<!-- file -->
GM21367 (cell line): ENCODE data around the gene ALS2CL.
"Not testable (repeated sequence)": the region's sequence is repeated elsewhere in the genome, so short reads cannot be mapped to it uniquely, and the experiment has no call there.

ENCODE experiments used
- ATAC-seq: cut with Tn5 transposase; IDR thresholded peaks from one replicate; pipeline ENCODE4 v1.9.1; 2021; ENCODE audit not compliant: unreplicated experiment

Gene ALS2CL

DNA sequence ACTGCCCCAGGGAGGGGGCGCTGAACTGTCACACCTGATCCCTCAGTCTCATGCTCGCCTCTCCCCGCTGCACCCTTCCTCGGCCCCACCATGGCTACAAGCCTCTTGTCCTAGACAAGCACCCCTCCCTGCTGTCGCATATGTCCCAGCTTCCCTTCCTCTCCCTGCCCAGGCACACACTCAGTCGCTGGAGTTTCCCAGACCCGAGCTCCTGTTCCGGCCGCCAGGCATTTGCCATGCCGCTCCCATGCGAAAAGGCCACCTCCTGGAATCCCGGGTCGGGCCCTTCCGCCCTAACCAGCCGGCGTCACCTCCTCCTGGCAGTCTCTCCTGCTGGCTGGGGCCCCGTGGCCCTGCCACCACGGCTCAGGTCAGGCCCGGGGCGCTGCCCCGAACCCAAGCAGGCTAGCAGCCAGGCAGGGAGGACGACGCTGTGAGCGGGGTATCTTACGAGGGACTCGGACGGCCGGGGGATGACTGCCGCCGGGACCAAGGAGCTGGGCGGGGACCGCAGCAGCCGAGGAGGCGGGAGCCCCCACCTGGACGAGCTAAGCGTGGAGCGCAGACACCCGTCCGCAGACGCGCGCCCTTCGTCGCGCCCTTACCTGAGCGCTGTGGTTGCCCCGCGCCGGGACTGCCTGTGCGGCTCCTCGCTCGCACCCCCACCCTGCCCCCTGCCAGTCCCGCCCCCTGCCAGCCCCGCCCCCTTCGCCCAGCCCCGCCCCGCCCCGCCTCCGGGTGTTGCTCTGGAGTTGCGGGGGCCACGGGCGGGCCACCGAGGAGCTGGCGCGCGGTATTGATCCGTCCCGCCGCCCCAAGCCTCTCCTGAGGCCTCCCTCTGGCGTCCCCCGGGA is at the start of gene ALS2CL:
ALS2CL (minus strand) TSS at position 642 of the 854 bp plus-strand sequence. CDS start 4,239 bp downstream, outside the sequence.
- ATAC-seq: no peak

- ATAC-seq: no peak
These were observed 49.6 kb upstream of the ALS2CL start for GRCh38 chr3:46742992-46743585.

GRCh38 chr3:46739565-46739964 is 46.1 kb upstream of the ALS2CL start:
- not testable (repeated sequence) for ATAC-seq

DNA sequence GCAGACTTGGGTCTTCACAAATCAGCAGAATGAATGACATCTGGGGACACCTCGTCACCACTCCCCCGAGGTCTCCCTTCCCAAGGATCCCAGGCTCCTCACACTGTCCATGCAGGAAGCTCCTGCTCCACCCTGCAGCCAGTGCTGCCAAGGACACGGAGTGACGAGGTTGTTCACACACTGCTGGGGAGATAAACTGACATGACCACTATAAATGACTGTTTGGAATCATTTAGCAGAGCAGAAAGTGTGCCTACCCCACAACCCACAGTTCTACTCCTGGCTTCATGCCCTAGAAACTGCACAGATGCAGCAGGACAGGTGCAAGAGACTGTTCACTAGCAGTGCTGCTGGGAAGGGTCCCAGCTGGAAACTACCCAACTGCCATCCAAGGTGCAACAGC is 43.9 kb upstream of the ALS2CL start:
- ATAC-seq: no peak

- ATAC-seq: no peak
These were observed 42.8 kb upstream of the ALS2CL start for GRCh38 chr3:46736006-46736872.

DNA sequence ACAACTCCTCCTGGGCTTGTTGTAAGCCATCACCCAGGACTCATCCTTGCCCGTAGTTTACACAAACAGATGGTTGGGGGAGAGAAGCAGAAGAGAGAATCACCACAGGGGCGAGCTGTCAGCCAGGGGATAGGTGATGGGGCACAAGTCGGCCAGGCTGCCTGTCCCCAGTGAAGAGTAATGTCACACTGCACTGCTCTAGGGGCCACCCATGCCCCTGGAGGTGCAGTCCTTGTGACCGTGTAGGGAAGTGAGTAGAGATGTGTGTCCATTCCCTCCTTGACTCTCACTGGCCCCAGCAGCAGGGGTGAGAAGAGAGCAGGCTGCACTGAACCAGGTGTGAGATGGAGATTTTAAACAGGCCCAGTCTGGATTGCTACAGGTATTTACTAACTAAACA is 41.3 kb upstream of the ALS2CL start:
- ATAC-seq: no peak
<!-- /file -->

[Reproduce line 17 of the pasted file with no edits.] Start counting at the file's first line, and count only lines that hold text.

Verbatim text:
DNA sequence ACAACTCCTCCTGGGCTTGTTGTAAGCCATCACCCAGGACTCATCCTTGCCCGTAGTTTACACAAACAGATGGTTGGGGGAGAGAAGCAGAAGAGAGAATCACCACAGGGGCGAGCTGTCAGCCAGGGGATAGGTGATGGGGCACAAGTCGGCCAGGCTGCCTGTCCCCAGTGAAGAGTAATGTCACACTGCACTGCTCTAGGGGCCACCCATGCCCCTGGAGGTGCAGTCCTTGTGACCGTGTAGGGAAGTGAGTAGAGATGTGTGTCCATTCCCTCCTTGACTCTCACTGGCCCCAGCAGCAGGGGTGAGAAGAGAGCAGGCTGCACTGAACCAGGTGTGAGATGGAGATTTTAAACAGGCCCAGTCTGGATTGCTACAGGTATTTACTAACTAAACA is 41.3 kb upstream of the ALS2CL start: